AIA Group (AIA) has found that people in Sri Lanka face a considerable financing gapwhere savings, current levels of insurance and government health provisions may not be enough to pay for the treatment for critical illnesses (such as cancer, heart disease, diabetes or other serious conditions).

The findings are part of the latest AIA Healthy Living Index Survey (‘The Survey’), the fourth since 2011, which highlights the prevailing health trends, motivations and concerns for individuals and communities across Asia-Pacific.

In Sri Lanka, 41% of people are concerned about the potential costs of critical illness. When asked to estimate the cost of treatment for heart disease they expect they would have to bear over one-fifth (21%) estimate, an amount that would have serious financial implications for them.

The concern is justified when the expected financing gap is taken into account. For cancer treatment, respondents who think they would not be able to afford treatment, expect an average shortfall of 83% of the costs they would have to bear. Across people who cannot afford treatment in Sri Lanka, the financing gap for heart disease is 75% and for diabetes, 92% of direct costs.

Health and Habits

Overall, people’s satisfaction with their health and habits in Sri Lanka has declined since the previous AIA Healthy Living Index in 2016. Some 77% of respondents are satisfied with their health, down from 89% in 2016.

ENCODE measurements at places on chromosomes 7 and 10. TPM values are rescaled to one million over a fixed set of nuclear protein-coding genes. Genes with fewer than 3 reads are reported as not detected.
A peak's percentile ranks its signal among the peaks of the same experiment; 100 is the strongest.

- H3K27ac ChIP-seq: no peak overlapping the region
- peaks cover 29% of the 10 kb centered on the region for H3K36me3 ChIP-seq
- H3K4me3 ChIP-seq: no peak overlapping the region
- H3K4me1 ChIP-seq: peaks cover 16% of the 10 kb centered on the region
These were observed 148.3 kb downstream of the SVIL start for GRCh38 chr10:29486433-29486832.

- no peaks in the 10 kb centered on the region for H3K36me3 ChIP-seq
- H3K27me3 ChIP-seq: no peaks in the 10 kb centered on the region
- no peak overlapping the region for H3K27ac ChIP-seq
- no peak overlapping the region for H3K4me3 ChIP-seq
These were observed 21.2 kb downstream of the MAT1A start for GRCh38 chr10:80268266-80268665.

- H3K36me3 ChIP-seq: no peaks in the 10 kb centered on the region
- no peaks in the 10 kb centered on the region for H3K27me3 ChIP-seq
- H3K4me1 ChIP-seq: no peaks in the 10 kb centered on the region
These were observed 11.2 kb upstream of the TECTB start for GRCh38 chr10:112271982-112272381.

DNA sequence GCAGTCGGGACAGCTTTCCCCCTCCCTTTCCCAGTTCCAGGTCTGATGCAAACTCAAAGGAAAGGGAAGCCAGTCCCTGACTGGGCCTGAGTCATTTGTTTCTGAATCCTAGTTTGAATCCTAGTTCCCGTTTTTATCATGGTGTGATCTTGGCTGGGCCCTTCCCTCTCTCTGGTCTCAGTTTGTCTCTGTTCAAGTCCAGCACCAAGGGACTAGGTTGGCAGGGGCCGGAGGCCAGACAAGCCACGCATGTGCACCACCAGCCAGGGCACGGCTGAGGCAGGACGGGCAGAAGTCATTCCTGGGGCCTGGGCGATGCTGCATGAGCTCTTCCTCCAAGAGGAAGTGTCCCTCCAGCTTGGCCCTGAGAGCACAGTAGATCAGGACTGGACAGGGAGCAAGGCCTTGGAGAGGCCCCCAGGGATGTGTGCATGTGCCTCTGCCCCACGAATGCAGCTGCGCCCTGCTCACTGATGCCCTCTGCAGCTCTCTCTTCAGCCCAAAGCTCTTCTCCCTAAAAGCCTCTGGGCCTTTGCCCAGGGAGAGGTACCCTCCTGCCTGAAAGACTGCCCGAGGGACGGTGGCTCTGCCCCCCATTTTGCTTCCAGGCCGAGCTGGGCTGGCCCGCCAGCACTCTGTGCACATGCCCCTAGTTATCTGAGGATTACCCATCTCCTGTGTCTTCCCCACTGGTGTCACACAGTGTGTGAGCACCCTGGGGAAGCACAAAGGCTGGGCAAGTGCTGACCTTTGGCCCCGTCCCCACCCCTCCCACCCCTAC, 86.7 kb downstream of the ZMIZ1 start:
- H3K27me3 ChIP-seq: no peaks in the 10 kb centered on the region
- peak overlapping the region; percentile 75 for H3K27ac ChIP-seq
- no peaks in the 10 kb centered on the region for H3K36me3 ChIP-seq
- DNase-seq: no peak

Some 35% of people in Sri Lanka rate themselves positively on the amount of exercise they are getting – down twenty-eight percentage points since 2016. Thirty-five per cent are satisfied with their frequency of medical check-ups – down 41% points from 2016.

The results are likely to reflect changing expectations about ideal healthy lifestyles and behaviours as much as changing habits. Along with a drop-in satisfaction levels, people are less likely to behave more healthily. On average, respondents in Sri Lanka claim to do 1.4 hours of exercise each week – a decrease from 2.1hours claimed in 2016.

Healthy habits can be hard to sustain among Sri Lankans. Only 49% of those who have ever adopted a weight loss scheme continue to use one now. And just 30% of those who have ever joined a gym or fitness class have gone to one in the past four weeks.

Activity tracking technology

Meanwhile, technology is proving a positive force for change. Most (56% of all respondents in Sri Lanka) consider health and activity tracking technology to be easy to use and 56 per cent think these devices motivate positive changes in behaviour. That said, only 1% of those surveyed in Sri Lanka have ever tried an activity tracker.

Commenting on the Survey, CEO AIA Sri Lanka Pankaj Banerjee said, “Most people underestimate the financial impact that a serious illness has on their assets and savings…both in terms of being able to afford the best care and in recovery from a serious illness."

"It is therefore vitally important for people to be conscious of the need to make healthy lifestyle habits while also ensuring to be well prepared to handle any eventualities. As an insurer, this is where AIA can help, with products, propositions and programmes that help you live healthier, longer, better – so you can make the most of life.”

The AIA Healthy Living Index surveyed 11,000 adults in 16 of our markets and was commissioned by AIA and conducted by IPSOS, a leading consumer research company.